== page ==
“The legislation should ensure transparency in the patenting and licensing of publicly funded research. Public accountability should follow public funding. Institutions that engage in patenting and licensing should be required to report or make public all information that is necessary to determine whether they are reasonably serving the public interest. Such information may include the number of patents and licenses obtained, the funds expended on patenting and licensing activities, licensing revenues, and the key terms (e.g., exclusive or nonexclusive, humanitarian access, research exemption, definition of market segmentation or field of use, performance milestones, and march-in rights) of licenses. The lack of a transparency mandate is a key flaw of the BD Act that should not be replicated.”

Is the Indian Government listening?

Shamnad Basheer

Prof. (Dr.) Shamnad Basheer founded SpicyIP in 2005. He's also the Founder of IDIA, a project to train underprivileged students for admissions to the leading law schools. He served for two years as an expert on the IP global advisory council (GAC) of the World Economic Forum (WEF). In 2015, he received the Infosys Prize in Humanities in 2015 for his work on legal education and on democratising the discourse around intellectual property law and policy. The jury was headed by Nobel laureate, Prof. Amartya Sen. Professional History: After graduating from the NLS, Bangalore Prof. Basheer joined Anand and Anand, one of India’s leading IP firms. He went on to head their telecommunication and technology practice and was rated by the IFLR as a leading technology lawyer. He left for the University of Oxford to pursue post-graduate studies, completing the BCL, MPhil and DPhil as a Wellcome Trust scholar. His first academic appointment was at the George Washington University Law School, where he served as the Frank H Marks Visiting Associate Professor of IP Law. He then relocated to India in 2008 to take up the MHRD Chaired Professorship in IP Law at WB NUJS, a leading Indian law school. Later, he was the Honorary Research Chair of IP Law at Nirma University and also a visiting professor of law at the National Law School (NLS), Bangalore. Prof. Basheer has published widely and his articles have won awards, including those instituted by ATRIP, the Stanford Technology Law Review and CREATe. He was consulted widely by the government, industry, international organisations and civil society on a variety of IP issues. He also served on several government committees.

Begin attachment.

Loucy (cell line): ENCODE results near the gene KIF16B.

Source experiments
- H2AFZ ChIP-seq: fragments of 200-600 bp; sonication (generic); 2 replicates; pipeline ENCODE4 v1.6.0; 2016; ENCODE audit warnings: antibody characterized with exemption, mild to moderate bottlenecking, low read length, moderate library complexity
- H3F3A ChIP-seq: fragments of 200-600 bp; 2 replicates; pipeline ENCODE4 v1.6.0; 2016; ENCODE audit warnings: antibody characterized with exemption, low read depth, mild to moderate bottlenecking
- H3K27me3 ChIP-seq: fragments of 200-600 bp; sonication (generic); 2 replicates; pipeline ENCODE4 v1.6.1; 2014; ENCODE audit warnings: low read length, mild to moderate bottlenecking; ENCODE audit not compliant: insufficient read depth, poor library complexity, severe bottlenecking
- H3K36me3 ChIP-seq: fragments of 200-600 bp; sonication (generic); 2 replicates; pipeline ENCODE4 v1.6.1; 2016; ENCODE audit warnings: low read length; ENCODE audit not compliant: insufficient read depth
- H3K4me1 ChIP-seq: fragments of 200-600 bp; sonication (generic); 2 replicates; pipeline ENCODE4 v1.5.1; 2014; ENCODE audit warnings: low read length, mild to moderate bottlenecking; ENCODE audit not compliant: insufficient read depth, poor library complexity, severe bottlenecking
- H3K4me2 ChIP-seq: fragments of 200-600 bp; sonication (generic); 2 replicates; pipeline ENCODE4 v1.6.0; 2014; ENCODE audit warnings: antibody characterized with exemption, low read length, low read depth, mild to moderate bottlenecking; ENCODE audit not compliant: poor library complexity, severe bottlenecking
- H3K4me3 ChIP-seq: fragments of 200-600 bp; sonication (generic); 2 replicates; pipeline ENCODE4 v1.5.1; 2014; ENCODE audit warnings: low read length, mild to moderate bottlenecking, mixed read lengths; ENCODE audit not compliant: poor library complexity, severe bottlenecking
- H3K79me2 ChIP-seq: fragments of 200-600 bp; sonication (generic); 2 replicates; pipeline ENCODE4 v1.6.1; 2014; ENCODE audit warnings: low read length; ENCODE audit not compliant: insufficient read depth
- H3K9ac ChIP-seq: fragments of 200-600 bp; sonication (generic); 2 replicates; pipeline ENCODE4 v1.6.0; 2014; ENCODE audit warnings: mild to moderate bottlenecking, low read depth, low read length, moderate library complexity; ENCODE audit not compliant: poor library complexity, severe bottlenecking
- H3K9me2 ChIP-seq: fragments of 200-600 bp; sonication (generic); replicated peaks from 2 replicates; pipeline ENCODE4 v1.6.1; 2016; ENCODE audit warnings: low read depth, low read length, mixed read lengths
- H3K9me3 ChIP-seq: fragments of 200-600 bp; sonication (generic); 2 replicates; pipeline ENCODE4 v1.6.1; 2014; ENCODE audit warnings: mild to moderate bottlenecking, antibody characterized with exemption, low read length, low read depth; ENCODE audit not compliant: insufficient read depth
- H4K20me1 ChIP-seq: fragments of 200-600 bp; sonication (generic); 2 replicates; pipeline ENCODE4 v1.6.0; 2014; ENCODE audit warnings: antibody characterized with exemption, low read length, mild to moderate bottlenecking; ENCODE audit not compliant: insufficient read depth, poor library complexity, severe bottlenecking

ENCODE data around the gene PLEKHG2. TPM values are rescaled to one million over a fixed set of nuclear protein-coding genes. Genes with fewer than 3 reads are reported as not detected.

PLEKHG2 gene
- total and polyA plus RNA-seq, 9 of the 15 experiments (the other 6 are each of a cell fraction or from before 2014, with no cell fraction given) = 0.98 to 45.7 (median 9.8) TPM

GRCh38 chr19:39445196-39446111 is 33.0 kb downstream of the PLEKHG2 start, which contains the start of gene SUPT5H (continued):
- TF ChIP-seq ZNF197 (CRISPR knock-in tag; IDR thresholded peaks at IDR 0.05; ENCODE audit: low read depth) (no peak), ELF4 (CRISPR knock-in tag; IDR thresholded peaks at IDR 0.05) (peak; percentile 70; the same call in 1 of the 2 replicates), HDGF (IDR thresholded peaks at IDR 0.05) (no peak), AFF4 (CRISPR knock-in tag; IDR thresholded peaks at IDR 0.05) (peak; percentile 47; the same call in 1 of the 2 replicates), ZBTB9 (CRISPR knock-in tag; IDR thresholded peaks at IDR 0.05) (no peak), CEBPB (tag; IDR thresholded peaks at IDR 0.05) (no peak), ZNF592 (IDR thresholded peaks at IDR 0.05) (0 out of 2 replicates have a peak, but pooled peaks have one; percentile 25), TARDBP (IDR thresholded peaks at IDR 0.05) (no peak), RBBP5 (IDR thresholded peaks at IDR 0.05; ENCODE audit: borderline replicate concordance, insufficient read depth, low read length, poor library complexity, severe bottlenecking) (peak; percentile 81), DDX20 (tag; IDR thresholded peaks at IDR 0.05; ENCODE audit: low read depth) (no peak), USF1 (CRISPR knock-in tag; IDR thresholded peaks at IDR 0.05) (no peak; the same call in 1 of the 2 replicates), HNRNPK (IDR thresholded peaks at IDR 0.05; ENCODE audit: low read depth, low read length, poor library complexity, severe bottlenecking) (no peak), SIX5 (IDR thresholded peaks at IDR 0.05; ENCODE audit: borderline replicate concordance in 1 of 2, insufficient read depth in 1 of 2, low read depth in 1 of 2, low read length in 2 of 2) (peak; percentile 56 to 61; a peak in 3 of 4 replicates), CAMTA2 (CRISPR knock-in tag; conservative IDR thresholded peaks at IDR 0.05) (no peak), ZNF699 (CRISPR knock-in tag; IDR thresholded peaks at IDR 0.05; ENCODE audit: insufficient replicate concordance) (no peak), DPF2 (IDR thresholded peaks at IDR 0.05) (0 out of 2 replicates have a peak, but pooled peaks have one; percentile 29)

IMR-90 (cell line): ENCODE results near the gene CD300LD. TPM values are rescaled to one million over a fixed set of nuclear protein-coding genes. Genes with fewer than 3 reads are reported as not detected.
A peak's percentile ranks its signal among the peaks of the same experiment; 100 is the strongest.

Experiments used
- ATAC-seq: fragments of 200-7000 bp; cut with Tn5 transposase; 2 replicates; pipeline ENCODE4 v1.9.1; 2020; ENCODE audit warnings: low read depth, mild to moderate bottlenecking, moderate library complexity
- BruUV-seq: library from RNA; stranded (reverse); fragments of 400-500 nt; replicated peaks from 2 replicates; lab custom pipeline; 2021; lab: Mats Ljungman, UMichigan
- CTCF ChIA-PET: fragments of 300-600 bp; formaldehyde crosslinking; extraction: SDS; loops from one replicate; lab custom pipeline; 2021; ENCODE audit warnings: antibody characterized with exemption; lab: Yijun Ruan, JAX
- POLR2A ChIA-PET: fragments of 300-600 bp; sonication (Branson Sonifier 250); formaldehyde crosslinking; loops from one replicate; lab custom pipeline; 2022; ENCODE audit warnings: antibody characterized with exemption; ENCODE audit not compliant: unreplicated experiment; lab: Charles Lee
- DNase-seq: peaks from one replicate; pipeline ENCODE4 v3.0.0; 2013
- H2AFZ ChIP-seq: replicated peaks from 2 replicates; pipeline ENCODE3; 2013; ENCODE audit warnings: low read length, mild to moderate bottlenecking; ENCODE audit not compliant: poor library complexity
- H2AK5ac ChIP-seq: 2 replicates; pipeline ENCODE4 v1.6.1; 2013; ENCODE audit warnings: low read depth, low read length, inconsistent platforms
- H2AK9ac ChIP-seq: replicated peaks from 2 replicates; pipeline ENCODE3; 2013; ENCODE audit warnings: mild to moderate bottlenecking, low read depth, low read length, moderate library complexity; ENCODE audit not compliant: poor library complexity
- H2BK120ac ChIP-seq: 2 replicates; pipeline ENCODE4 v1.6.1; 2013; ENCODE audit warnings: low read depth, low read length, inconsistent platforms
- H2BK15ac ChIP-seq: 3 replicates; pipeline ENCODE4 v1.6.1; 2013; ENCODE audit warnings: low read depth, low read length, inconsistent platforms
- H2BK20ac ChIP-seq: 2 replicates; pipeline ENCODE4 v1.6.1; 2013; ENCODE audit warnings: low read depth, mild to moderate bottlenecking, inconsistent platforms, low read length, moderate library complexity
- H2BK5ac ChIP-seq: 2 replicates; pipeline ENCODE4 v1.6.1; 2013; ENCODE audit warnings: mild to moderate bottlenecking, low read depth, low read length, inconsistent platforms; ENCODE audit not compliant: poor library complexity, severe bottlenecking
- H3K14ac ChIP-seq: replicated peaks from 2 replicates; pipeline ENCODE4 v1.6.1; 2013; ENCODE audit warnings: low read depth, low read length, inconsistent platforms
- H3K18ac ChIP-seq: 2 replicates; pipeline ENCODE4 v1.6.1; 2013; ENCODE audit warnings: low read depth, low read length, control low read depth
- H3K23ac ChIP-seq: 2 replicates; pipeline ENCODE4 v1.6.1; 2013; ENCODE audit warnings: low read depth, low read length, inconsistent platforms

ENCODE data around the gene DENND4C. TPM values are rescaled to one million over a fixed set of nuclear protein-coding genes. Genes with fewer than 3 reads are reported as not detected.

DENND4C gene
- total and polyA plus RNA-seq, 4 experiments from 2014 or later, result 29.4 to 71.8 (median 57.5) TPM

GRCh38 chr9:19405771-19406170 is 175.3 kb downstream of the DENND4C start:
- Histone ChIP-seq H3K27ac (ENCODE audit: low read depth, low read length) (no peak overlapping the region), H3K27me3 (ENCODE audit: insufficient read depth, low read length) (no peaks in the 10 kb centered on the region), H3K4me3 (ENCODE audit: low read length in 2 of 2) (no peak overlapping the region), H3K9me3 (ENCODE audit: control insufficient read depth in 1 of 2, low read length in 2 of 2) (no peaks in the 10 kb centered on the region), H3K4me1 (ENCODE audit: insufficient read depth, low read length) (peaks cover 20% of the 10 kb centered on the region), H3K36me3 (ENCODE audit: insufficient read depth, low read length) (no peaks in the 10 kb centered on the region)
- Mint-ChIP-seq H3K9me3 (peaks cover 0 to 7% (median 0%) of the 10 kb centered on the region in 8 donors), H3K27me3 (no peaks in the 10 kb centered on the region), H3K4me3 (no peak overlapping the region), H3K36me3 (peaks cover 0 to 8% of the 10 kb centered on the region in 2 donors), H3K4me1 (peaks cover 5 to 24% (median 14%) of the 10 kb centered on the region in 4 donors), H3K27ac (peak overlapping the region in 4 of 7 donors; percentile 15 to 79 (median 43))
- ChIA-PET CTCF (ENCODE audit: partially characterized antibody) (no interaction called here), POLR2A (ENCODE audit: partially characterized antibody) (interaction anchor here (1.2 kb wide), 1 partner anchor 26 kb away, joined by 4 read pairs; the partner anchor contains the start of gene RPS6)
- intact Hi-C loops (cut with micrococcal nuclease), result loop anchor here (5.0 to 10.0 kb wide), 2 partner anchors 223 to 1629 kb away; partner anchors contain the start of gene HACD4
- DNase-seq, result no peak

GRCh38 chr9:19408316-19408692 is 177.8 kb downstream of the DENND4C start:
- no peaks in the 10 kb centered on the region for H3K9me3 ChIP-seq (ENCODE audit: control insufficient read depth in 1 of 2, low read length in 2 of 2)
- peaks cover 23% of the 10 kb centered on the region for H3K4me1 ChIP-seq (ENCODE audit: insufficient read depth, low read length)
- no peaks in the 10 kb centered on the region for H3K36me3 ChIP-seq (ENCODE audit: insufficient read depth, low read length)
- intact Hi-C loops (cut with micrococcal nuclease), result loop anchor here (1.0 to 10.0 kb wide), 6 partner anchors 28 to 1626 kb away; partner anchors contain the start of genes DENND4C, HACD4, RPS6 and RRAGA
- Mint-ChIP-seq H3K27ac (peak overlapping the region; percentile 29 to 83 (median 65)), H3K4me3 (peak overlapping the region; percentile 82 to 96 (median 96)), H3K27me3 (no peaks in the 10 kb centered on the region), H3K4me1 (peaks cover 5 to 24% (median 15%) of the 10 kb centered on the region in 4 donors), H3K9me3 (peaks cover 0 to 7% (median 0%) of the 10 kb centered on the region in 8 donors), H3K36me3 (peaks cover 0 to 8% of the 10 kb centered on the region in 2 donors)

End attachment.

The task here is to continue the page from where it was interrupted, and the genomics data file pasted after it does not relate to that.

One comment.

  1. Mrinalini Kochupillai

    Hi Shamnad

    The article by Arti Rai et. al is certainly very interesting. Thanks for posting the link!

    However, I do not entirely agree with one statement made by the Mint, namely: “CSIR would not have the power to repeat past decisions such as not patenting an antimalarial compound that could make a low-priced drug available.”

    I say this on the basis of the analysis in my last post ( of the term “Recipient” under the Bill (atleast the version of the Bill that SpicyIP procured a copy of). From my understanding of the term “Recipient,” the R&D done by CSIR using the funds given by the planning commission would not be covered by the Bill as these funds are not given under a “funding agreement.” As far as my discussions with SKB reveal, most of CSIR’s funds result from the annual budget prepared planning commission and not from other govt funding agencies. Any thoughts on this?

    Best wishes